Selected reading


  1. Jason M said,

    June 9, 2024 @ 10:34 am

    The meter and rhyme and Karapet repetition seem somewhat similar but wouldn’t “bufet” and “konfet” have to have equivalent repetition across lines of verse somewhere?

    On another point, the end of the Russian verse is a bit unexpected. Этот самый Карапет means literally “This same Karapet” — all in nominative case whereas I would have expected genitive: “of this same Karapet”. Either that or a Russian version of the way it was translated above into English: “ Этo самый Карапет” (ie Это, “it is” vs Этот “this”). FWIW, ChatGPT says a common version of this school-kid verse does end in the genitive: Самого Карапета, though the Этот самый Карапет version does seem to be common, and, admittedly, the genitive version breaks the perfect end rhymes.

  2. cameron said,

    June 9, 2024 @ 11:03 am

    The Russian Futurists were interested in invented languages. Aleksei Kruchenykh invented what he called "Zaum" ( за́умь ). "Zaum" could be translated literally as "beyondsense" or "beyonsense", or more colloquially as "nonsense".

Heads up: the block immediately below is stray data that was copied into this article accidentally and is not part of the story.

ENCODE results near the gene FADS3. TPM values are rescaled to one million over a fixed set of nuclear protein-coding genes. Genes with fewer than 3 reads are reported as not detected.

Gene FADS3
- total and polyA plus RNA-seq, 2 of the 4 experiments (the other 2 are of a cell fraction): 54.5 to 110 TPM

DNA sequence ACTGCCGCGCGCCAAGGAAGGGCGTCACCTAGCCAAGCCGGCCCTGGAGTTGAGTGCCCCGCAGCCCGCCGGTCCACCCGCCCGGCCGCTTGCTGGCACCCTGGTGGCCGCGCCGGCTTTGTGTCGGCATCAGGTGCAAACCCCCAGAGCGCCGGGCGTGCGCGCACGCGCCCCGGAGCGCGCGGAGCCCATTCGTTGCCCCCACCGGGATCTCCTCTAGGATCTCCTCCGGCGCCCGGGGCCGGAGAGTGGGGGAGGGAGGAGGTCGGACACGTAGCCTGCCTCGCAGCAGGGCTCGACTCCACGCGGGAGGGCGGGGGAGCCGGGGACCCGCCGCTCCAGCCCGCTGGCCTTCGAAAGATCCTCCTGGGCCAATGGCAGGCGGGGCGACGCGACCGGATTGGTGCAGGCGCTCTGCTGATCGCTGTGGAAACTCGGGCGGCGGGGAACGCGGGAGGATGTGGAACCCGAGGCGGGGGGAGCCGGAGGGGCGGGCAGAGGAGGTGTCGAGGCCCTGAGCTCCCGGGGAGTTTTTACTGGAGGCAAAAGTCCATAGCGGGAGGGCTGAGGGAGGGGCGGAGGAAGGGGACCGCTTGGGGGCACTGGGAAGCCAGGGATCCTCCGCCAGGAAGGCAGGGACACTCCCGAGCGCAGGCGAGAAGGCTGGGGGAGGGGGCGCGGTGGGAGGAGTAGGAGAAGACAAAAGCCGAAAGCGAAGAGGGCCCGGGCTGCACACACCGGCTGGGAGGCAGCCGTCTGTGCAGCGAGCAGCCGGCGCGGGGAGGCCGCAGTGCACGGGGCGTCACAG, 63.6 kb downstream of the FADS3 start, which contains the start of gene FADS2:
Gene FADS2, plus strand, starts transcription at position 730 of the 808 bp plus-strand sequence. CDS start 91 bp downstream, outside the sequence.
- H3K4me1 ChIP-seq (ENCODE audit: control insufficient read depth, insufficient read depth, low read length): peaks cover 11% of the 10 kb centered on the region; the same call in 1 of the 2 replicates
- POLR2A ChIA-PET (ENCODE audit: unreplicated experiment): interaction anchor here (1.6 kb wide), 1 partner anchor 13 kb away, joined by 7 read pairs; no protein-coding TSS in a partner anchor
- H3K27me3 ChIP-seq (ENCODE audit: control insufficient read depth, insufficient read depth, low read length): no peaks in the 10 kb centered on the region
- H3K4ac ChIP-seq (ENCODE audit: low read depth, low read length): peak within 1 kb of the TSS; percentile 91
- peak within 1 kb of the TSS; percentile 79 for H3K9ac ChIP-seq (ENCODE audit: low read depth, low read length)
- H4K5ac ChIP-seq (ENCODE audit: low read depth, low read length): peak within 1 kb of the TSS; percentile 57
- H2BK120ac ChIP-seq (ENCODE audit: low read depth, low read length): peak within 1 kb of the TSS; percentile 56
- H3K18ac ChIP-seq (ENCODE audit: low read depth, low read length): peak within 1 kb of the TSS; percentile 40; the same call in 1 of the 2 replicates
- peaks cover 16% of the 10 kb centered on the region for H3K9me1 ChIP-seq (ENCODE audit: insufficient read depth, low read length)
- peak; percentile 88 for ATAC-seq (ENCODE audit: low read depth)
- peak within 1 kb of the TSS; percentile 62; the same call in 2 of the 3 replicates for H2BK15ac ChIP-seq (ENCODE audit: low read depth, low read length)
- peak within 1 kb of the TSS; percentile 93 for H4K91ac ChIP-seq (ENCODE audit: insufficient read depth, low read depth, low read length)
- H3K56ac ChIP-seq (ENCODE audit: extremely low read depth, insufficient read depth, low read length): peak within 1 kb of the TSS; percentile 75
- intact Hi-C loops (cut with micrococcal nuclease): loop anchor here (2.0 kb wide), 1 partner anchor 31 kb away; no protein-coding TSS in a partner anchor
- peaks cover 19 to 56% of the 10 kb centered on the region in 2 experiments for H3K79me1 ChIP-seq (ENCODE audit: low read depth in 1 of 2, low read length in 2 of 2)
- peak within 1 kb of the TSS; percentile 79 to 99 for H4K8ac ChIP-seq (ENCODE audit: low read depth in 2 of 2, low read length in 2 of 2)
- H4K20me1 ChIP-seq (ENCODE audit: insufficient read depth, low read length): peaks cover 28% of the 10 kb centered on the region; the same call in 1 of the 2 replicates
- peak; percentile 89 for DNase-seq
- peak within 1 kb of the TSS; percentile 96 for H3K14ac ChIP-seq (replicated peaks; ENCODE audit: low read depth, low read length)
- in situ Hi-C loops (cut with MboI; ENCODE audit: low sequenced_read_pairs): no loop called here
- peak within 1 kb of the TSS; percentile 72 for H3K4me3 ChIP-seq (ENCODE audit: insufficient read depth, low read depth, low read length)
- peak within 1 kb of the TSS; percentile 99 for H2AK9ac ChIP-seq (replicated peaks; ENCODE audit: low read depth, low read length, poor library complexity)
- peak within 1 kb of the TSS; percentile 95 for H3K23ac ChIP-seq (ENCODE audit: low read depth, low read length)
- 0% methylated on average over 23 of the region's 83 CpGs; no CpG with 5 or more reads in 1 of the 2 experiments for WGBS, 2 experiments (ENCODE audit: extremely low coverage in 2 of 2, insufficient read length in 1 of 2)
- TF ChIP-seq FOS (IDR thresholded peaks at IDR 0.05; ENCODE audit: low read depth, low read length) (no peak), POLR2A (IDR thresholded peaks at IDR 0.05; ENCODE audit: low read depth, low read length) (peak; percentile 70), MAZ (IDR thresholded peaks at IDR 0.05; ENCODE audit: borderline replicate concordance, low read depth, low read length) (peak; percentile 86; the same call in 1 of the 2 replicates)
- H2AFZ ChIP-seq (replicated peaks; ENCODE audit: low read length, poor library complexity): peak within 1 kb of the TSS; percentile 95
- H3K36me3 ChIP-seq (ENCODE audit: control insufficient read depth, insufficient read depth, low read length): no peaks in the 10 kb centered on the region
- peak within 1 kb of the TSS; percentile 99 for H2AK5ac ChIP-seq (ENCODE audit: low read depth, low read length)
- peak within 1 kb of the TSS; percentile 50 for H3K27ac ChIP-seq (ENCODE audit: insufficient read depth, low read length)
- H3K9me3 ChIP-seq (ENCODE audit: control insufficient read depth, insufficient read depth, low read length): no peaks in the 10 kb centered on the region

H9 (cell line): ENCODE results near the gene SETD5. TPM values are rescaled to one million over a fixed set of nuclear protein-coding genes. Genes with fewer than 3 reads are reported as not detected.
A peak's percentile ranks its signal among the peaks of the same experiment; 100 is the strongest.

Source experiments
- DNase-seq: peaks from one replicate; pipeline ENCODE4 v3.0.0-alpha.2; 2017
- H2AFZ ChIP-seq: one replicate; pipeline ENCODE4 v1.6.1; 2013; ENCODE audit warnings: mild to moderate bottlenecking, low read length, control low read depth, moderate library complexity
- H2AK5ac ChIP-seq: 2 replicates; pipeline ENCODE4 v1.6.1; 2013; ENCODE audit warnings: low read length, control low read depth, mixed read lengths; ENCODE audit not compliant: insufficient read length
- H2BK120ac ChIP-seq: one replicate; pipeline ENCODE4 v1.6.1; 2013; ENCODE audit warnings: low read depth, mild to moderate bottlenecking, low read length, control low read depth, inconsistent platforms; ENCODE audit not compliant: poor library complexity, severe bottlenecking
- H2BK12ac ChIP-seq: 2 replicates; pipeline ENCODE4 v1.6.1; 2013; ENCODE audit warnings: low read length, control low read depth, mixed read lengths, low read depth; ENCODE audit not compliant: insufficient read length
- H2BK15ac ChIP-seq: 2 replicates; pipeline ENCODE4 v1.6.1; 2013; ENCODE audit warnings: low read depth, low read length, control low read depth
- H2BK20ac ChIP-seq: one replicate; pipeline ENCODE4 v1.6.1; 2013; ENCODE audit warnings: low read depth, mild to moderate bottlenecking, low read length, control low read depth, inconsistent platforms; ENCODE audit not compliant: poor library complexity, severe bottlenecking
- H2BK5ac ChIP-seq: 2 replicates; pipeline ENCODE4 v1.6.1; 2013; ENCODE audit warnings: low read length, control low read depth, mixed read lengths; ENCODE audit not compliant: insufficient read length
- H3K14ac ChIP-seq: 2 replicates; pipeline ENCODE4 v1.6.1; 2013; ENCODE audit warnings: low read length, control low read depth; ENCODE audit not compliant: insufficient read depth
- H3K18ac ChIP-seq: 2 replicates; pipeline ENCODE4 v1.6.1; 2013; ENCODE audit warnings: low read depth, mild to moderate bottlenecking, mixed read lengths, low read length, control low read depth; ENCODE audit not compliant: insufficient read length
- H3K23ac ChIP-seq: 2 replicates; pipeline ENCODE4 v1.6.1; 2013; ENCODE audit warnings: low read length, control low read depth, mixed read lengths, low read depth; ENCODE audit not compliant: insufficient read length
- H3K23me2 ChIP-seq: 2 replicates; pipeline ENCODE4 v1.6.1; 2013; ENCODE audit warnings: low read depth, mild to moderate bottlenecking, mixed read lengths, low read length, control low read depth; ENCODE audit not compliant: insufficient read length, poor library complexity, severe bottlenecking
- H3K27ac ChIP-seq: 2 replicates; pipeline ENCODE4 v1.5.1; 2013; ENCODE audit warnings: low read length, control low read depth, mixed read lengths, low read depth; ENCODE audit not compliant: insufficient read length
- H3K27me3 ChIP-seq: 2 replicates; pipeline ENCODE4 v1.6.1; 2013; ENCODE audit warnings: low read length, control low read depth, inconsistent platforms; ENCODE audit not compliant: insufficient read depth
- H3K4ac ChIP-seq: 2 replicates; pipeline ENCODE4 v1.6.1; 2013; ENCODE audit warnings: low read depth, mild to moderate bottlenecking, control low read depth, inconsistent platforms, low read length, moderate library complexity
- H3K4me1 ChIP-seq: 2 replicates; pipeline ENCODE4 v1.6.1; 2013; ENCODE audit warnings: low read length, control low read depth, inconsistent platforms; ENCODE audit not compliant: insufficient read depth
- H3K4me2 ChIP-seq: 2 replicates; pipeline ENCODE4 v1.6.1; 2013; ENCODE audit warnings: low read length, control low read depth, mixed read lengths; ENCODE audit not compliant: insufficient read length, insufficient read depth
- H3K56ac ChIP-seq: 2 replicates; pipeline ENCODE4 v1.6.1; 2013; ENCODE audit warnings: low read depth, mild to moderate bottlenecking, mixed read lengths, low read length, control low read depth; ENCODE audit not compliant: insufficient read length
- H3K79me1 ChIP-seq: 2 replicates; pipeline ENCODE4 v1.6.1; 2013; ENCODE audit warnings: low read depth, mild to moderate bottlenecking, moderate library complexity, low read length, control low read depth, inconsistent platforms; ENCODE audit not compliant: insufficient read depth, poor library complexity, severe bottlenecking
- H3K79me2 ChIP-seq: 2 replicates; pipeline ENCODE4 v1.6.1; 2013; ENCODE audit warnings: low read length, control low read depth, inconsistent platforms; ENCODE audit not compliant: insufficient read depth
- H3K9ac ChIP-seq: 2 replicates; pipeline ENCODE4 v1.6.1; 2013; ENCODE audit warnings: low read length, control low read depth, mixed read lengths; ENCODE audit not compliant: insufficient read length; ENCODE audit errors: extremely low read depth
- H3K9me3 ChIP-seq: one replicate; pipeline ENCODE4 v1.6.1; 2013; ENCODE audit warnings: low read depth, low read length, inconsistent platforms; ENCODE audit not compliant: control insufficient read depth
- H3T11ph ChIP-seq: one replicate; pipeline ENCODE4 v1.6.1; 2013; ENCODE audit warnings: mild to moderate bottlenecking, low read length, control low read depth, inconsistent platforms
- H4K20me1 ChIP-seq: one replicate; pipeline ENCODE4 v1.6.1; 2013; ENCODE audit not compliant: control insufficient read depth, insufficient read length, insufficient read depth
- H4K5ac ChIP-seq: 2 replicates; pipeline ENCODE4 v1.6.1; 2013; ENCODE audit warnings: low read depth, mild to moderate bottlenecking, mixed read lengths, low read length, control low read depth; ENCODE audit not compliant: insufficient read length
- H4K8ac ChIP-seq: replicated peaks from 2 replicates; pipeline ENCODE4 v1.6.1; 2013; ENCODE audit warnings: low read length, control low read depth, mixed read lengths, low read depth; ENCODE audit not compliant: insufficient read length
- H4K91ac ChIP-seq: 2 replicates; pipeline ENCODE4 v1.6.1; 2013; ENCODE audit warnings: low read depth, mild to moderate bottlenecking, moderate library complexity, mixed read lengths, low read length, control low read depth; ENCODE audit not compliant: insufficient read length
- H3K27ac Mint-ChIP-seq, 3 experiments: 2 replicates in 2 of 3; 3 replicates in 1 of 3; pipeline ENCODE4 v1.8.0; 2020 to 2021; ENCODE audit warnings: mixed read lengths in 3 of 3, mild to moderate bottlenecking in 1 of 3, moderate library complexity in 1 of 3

Velimir Khlebnikov also wrote in Zaum.

    There have been revivals of interest in Zaum periodically since its heyday during the period of the Great War.

    Could this bit of nonsense doggerel be a fragment of Zaum?

  3. Coby said,

    June 9, 2024 @ 11:34 am

    About immigrant names: the Jewish adaptation was typically based on a first-letter correspondence, so that Abraham (in any form, like Avrom) became Alan or Arthur, Mendel became Melvin or Marvin, and so on, carrying on the East European tradition, where, for example, Meyer Weinreich became Max and Ze'ev (= Wolf) Chomsky became William. This was not the case in Mitteleuropa: Franz Kafka's Jewish name was Amschel, and Theodor Herzl's was Benjamin.